The history of sound recording in India goes back more than a hundred years. Knowledge about the vast body of recorded music that has accumulated over the decades is still patchy and incomplete: for example, there is no single available list of gramophone records made in India. There is also no public archive of any note anywhere in India where sound recordings are stored and are made available to researchers into music, musicology and cultural history.
Kolkata has traditionally been one of the main centres of musical performance, patronage, commercial recording, and music collection. A major incentive to the circulation of classical music in Bengal was the arrival of the exiled Nawab of Avadh, Wajid Ali Shah, in Kolkata in the mid nineteenth century. This supplemented existing practices of music patronage among aristocratic families of the region. Commercial recording began in Kolkata and the city continued to be the hub of activity for the Gramophone Company until the 1960s. In the mid 20 th century, the majority of the most important public concerts (music festivals) were regularly held in Kolkata and nearby towns (like Serampore, Uttarpara, Howrah, Vishnupur, Agarpara and so on) at which all the greatest artists of the country regularly performed. We also know that an affluent mercantile class in Kolkata patronized classical music and were instrumental in creating new patterns of patronage for music. Consequently the region is rich in terms of private collections, both of commercial recordings (from 1902) and concerts and private recitals (from the 1940s).
These collections strongly reflect personal tastes (some collectors spent their lives collecting the work of individual artists, or particular styles of music). The circulation of recordings also has a strong local character, showing the popularity of artists in specific geographical regions.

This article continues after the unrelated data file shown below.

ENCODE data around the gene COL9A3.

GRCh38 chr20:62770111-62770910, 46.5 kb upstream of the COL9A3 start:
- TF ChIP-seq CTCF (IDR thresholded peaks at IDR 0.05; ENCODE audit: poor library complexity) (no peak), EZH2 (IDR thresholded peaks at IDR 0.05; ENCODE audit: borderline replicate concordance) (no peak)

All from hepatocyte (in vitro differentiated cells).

Many collectors built up large personal collections battling against the difficulties of locating, acquiring, documenting and preserving records and recordings: working entirely out of a commitment to the preservation of music, and with no external means of support, they have often made these recordings available to serious listeners. Collectors are however now finding these collections difficult to maintain, and have welcomed the possibility of digitisation. A full set of digital copies would be given to the owners of the collections so that they are able to listen to the music without further compromising the original material. This may also be the last chance to access the work of a whole range of artists: some were never recorded commercially in their lifetimes (in some cases posthumous recordings were commercially released from private recordings). In fact a very large body of music exists entirely in private collections, and whatever knowledge about them exists is on the basis of the limited circulation of these private recordings.
It will be possible ultimately thus to create an archive that contains illustrative examples of most if not all the major recorded artistes in the last 100 years or so. This is particularly necessary with regard to music recorded in the 78 rpm phase, the great bulk of which was never transferred to any other kind of recording medium. Large collections which are known to have existed even a few decades ago have simply vanished: records have been sold off as junk, or even melted down for their raw material. It needs to be stressed that a large proportion of musical recordings have been destroyed through neglect and want of care. This includes some of the most brilliant and valuable musical pieces and performances ever made. If an effort is not made at this point of time to preserve records of the past, there will be even greater loss, and invaluable records of our cultural history will disappear.